Mustard: Seed, Powder and “Prepared”
Mustard is most commonly used in one of three forms, whole seed, ground and as a liquid condiment called prepared mustard. Powdered mustard is simply finely ground mustard seed, whereas the prepared mustard condiment is typically in vinegar, possibly combined with other ingredients such as salt, wine, horseradish, or God forbid, mayonnaise. Interestingly, mustard stimulates the appetite by increasing salivation by up to eight times; it also has digestive, laxative, antiseptic and circulative stimulant properties.
The two most common types of mustard seeds are yellow and brown (or Asian). White mustard seeds have a light beige or straw colored outer skin. With its milder flavor and good preservative qualities, it is commonly used in the ubiquitous glow-in-the-dark yellow ballpark mustard, as well as in pickling.
Brown mustard seeds are also used for pickling and as a seasoning and are the main ingredient in European and Chinese mustards. Dijon-style mustards in a jar are primarily made using these darker mustard seeds and typically do not use turmeric as a coloring additive in prepared mustard.
You will find mustard powder in all of my BBQ dry rubs, and in most BBQ sauces. Let’s not forget, potato salad is not complete without some sort of mustard, whether powdered or condiment. This includes the delicious warm German style of potato salad that contains one of my favorite ingredients – Bacon; but that’s another discussion for another day.
In the last two decades, flavored mustards have become popular. Mustard blended with honey has become a popular item on the grocers’ shelves. I’m not sure when because it is not rocket science to blend the two ingredients at home with a whisk. I guess some people are so incredibly busy that their schedules do not allow for the two minutes it takes to add the two together. Then there are other people, smarter that I am that targeted these busy people with a pre-blended product, and are now retired, sipping Mai Thais on a beach with lots of time on their hands. It doesn’t seem fair. Uh-Oh, I had better get back to the mustard subject.
Mustard also has a unique physical property used in salad dressings. This interesting property is that mustard helps keep oil and vinegar dressings from separating so quickly. When making an oil and vinegar dressing, you are making an emulsion where tiny vinegar drops are temporarily suspended in the oil when whisked together by creating tiny bubbles of vinegar suspended in the oil. The vinegar helps keep these tiny vinegar bubbles suspended longer, creating a thicker dressing that clings more readily to salad. In this case, the mustard serves as a binder helping to add body to salad dressings and retard the separation of the oil and vinegar. Therefore, mustard is a key element in all of my acid and oil salad dressings.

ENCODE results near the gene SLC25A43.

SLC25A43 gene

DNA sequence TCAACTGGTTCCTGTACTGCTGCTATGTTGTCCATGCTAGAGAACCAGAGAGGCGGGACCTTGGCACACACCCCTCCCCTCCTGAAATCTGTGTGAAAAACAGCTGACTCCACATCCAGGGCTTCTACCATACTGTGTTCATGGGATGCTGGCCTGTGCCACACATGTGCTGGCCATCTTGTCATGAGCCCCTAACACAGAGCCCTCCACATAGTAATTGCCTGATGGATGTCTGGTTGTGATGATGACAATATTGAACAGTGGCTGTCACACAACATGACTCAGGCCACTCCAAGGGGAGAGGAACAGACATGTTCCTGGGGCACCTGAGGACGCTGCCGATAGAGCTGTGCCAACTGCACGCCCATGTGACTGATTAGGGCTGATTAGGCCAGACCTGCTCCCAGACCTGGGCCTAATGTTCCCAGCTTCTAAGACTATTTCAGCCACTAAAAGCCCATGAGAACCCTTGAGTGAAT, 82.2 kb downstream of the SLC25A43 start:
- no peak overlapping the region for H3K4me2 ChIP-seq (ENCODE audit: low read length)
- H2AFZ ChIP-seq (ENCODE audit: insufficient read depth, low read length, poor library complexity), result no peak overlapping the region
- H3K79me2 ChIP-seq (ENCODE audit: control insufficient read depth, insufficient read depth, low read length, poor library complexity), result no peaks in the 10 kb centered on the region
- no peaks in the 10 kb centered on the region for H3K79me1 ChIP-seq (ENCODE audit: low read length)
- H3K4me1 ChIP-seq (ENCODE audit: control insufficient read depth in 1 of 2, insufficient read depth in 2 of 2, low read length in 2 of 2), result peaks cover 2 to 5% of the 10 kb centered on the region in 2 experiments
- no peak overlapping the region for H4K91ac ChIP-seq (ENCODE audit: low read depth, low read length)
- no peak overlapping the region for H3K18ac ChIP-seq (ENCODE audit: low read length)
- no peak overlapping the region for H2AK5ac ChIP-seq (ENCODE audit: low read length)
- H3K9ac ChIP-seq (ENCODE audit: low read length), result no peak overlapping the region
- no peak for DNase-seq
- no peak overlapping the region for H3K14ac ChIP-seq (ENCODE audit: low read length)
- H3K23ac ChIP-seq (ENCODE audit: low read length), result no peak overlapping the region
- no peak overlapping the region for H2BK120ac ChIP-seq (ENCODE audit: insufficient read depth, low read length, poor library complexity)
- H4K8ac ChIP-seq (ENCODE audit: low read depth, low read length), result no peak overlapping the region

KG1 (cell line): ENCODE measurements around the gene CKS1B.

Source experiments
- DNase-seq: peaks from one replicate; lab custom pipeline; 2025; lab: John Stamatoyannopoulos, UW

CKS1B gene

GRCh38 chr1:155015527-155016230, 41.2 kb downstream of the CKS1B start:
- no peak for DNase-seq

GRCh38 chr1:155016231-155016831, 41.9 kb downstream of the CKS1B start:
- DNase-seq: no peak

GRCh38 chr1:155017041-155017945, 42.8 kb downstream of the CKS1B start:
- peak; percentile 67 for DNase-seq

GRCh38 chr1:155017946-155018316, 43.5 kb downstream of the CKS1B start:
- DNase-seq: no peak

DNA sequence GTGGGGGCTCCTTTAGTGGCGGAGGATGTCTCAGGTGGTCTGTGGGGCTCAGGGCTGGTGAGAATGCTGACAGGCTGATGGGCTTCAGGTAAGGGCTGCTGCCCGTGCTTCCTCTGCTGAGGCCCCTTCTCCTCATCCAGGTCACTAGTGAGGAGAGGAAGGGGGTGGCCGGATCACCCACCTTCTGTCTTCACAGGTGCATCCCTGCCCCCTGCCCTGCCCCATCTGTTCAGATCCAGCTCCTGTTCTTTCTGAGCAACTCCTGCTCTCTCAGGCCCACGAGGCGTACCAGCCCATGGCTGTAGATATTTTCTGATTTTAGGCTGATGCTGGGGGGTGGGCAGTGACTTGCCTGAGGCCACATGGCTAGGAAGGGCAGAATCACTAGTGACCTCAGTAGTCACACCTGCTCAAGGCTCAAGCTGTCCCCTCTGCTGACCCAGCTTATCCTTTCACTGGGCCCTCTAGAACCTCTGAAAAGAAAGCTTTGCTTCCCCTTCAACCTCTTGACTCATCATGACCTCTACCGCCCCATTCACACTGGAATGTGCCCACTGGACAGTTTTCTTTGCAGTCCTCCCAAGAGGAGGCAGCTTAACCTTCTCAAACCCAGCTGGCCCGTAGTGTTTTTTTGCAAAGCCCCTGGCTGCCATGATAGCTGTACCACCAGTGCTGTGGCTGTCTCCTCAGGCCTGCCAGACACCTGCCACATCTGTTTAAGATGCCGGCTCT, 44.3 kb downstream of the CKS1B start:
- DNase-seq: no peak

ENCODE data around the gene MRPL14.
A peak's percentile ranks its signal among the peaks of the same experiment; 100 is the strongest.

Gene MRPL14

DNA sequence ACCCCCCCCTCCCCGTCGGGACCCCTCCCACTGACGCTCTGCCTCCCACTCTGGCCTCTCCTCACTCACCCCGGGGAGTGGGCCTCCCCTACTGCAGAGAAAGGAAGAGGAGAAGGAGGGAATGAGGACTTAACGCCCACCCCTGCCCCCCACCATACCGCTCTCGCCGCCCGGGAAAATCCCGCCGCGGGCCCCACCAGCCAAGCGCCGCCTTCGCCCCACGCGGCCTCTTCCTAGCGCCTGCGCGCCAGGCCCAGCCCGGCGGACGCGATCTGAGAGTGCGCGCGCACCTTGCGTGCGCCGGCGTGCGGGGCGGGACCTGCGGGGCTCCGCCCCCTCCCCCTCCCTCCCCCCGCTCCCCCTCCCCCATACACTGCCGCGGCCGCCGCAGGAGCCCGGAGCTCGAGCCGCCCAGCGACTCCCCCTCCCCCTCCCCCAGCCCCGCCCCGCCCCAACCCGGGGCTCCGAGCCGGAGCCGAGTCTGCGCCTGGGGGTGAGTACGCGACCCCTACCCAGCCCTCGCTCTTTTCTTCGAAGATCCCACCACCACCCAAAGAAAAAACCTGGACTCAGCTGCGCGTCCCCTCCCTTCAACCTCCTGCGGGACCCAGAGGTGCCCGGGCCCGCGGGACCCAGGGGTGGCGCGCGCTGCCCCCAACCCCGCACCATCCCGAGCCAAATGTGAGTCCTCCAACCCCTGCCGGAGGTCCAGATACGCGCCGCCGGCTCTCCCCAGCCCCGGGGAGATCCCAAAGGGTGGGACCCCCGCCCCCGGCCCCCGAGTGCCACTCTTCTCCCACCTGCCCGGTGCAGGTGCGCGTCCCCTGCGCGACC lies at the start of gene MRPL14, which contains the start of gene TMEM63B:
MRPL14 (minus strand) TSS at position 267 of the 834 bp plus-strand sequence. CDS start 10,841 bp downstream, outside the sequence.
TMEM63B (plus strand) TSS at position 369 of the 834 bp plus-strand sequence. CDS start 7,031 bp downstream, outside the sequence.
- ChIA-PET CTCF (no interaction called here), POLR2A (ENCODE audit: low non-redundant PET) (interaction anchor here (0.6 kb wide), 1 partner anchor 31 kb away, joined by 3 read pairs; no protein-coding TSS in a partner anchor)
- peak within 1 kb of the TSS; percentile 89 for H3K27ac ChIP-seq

To make your own dressing, the acid to oil ratio is 1:3 for sweeter acids, such as balsamic vinegar, and up to 1:5 for stronger acids such as lemon and lime. So how do you determine the proper ratio for the acid in hand? Taste! If there is too much “bite,” add more oil; if too bland, add more acid. Remember, when adding more oil, you may have to add more of the seasoning ingredients in your dressing. Taste your way through the process until you have what you like.
When using mustard in cooked recipes, it is important to know that heat causes the pungent flavor of mustard to dissipate and should be added near the end of the cooking process. Also, dried mustard is much stronger than prepared mustard. Try using about 1 teaspoon dried mustard = 1 Tablespoon prepared mustard.
For a quick and easy entrée, try this honey Dijon mustard recipe below. For those busy types, you can use the honey mustard blends commercially available, if you must, however it likely won’t taste as good:
1 salmon fillet, one pound
2 tablespoons Dijon mustard
1 tablespoon honey
1 tablespoon stone ground mustard
½ teaspoon thyme
1 teaspoon fresh ground black pepper
Juice of 1 lemon
Preheat oven to 450°F. Whisk Dijon mustard, honey, stone ground mustard, pepper and lemon juice together in a wide, shallow non-reactive dish until smooth to make a glaze. Arrange salmon in dish and turn to coat all over with glaze. If the fillet has a tapered tip, fold this under in order to create a uniform thickness for even baking. Otherwise, the tip will be overcooked and dry. Bake salmon, uncovered, for 15—18 minutes, until cooked through and golden brown on top. Transfer to plates and serve.
Until next time, stay well and be kind to each other.
Chef David Hall